• HELECTRICITY
    • H04ELECTRIC COMMUNICATION TECHNIQUE
    • H04WWIRELESS COMMUNICATION NETWORKS
    • H04W72/00Local resource management, e.g. wireless traffic scheduling or selection or allocation of wireless resources
    • H04W72/04Wireless resource allocation
    • H04W72/044Wireless resource allocation where an allocation plan is defined based on the type of the allocated resource
    • H04W72/046Wireless resource allocation where an allocation plan is defined based on the type of the allocated resource the resource being in the space domain, e.g. beams
    • HELECTRICITY
    • H03BASIC ELECTRONIC CIRCUITRY
    • H03MCODING; DECODING; CODE CONVERSION IN GENERAL
    • H03M13/00Coding, decoding or code conversion, for error detection or error correction; Coding theory basic assumptions; Coding bounds; Error probability evaluation methods; Channel models; Simulation or testing of codes
    • H03M13/37Decoding methods or techniques, not specific to the particular type of coding provided for in groups H03M13/03 - H03M13/35
    • H03M13/3769Decoding methods or techniques, not specific to the particular type of coding provided for in groups H03M13/03 - H03M13/35 using symbol combining, e.g. Chase combining of symbols received twice or more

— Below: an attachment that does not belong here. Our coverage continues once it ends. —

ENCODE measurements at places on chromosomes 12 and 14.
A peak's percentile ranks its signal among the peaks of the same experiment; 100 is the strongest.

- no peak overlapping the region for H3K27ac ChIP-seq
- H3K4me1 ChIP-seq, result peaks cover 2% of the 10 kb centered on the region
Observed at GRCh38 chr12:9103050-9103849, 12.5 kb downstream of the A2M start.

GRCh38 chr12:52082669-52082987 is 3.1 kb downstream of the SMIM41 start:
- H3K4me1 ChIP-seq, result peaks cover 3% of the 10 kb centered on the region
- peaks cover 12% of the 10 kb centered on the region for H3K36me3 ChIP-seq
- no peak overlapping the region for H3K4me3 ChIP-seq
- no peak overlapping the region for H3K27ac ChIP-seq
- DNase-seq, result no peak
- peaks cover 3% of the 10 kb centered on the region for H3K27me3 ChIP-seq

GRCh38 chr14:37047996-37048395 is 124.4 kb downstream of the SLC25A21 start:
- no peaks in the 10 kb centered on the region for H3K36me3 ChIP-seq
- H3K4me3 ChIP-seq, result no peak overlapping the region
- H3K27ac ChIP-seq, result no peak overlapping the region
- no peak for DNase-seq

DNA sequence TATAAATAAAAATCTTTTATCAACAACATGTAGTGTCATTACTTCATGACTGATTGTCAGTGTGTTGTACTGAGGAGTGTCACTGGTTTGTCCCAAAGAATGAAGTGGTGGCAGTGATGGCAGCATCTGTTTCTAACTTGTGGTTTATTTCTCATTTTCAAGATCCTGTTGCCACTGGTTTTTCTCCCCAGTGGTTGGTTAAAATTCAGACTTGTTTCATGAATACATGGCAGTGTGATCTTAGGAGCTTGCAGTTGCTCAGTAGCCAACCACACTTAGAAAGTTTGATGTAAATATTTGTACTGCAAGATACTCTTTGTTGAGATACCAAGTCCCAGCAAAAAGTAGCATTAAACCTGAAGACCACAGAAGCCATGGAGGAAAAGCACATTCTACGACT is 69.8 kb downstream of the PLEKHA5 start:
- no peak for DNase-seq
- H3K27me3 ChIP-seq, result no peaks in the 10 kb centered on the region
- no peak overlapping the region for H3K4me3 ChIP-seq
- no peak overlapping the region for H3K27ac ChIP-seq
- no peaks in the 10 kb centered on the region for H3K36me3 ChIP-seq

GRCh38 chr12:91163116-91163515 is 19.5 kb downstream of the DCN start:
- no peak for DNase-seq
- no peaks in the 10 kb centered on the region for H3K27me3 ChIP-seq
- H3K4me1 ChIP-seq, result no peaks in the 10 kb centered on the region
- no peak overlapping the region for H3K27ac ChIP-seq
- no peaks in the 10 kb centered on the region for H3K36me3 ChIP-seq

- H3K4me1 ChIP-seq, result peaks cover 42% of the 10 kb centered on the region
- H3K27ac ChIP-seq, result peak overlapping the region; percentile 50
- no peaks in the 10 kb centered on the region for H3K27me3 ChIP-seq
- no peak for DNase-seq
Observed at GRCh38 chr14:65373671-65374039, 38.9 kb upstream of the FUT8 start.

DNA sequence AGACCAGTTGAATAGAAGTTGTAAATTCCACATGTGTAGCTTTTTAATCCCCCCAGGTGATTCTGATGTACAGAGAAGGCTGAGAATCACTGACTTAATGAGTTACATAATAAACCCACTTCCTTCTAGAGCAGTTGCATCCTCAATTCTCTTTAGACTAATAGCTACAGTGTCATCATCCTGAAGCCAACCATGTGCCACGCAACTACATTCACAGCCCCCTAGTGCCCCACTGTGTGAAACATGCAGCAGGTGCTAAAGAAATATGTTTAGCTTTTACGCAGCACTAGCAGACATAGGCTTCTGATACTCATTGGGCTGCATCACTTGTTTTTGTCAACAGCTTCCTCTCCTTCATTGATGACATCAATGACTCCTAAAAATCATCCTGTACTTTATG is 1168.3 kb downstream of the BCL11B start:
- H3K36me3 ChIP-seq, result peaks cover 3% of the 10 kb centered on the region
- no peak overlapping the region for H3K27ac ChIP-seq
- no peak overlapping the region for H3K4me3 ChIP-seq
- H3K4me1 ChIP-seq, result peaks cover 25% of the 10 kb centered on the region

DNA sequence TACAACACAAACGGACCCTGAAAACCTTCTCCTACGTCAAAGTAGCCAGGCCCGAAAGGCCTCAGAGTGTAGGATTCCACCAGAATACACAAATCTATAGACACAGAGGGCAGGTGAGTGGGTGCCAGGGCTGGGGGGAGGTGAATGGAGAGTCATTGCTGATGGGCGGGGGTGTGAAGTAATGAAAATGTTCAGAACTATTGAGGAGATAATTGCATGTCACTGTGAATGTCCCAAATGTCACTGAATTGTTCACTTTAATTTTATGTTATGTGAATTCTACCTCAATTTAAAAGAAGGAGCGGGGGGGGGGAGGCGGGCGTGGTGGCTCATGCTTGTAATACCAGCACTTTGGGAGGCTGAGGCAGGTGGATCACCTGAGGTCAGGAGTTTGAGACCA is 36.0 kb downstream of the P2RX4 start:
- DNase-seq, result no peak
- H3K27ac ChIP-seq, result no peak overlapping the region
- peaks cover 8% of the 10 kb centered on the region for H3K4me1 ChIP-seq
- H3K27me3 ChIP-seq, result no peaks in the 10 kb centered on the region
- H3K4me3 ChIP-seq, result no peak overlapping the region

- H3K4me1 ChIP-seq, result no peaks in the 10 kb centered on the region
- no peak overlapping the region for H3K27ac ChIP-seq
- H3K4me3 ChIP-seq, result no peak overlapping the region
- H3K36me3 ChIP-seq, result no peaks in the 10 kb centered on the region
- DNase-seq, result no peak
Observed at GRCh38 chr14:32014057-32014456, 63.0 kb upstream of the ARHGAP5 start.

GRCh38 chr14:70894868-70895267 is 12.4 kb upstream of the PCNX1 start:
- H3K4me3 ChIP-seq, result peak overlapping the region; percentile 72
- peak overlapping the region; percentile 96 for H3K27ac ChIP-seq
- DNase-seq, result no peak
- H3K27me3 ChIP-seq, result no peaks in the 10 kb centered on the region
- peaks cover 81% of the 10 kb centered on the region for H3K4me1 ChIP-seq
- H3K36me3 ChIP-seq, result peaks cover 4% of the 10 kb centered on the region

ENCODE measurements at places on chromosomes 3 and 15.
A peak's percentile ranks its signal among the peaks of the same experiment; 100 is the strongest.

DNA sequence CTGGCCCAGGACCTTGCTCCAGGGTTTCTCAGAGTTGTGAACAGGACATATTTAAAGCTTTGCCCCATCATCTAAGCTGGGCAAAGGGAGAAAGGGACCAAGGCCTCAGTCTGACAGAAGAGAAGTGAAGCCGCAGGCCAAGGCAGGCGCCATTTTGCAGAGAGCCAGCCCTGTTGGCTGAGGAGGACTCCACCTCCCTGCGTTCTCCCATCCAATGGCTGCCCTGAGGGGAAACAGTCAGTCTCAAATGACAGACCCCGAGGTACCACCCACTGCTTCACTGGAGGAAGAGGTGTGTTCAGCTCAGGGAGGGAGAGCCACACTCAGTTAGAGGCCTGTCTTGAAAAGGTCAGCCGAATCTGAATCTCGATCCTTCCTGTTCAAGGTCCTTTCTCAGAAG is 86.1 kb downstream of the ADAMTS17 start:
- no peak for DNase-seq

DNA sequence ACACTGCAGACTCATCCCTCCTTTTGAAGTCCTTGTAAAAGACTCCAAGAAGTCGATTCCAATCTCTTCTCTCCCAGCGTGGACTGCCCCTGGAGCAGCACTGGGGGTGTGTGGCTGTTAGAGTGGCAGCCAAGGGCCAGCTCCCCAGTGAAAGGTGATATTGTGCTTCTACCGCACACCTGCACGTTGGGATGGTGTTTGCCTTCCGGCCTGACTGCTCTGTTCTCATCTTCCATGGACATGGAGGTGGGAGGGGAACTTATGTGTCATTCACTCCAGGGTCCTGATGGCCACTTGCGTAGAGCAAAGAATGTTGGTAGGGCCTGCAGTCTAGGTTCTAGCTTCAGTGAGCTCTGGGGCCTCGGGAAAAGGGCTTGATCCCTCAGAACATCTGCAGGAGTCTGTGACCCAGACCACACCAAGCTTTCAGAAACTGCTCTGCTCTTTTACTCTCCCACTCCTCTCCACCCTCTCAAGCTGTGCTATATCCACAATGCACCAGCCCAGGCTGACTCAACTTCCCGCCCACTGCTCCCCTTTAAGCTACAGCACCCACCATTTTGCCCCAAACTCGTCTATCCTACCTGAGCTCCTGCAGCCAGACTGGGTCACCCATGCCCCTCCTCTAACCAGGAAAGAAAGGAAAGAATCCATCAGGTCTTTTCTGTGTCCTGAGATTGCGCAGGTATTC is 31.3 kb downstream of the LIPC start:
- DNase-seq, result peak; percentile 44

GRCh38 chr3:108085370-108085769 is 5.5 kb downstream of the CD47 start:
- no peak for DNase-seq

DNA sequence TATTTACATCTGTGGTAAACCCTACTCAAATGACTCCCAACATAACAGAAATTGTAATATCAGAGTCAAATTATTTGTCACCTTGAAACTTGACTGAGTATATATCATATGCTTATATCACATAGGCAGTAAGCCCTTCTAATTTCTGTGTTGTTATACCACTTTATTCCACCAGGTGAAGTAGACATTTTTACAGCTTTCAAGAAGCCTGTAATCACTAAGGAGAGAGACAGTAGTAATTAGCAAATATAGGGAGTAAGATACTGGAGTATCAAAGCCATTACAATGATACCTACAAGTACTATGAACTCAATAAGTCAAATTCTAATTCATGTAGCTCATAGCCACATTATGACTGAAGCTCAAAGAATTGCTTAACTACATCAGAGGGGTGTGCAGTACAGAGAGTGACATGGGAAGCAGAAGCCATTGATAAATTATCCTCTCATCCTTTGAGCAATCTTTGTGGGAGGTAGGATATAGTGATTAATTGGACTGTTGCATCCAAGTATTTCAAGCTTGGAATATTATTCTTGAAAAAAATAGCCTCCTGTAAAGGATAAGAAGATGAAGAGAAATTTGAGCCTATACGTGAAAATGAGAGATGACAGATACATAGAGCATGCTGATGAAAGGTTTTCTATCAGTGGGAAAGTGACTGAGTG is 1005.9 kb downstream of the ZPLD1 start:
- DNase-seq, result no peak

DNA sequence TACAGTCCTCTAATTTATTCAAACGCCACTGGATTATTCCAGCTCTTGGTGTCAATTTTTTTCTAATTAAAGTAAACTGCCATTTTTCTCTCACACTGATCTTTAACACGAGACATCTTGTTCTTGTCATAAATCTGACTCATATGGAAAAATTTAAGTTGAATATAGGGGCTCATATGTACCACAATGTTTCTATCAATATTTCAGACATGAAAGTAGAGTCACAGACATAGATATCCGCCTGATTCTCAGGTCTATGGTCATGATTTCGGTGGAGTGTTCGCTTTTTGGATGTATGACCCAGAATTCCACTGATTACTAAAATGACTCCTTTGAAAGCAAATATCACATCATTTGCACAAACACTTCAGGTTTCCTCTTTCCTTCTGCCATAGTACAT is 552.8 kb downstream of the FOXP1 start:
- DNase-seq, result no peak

• HELECTRICITY
    • H03BASIC ELECTRONIC CIRCUITRY
    • H03MCODING; DECODING; CODE CONVERSION IN GENERAL
    • H03M13/00Coding, decoding or code conversion, for error detection or error correction; Coding theory basic assumptions; Coding bounds; Error probability evaluation methods; Channel models; Simulation or testing of codes
    • H03M13/63Joint error correction and other techniques
    • H03M13/6306Error control coding in combination with Automatic Repeat reQuest [ARQ] and diversity transmission, e.g. coding schemes for the multiple transmission of the same information or the transmission of incremental redundancy
    • HELECTRICITY
    • H04ELECTRIC COMMUNICATION TECHNIQUE
    • H04BTRANSMISSION
    • H04B7/00Radio transmission systems, i.e. using radiation field
    • H04B7/02Diversity systems; Multi-antenna system, i.e. transmission or reception using multiple antennas
    • H04B7/04Diversity systems; Multi-antenna system, i.e. transmission or reception using multiple antennas using two or more spaced independent antennas
    • H04B7/06Diversity systems; Multi-antenna system, i.e. transmission or reception using multiple antennas using two or more spaced independent antennas at the transmitting station
    • H04B7/0686Hybrid systems, i.e. switching and simultaneous transmission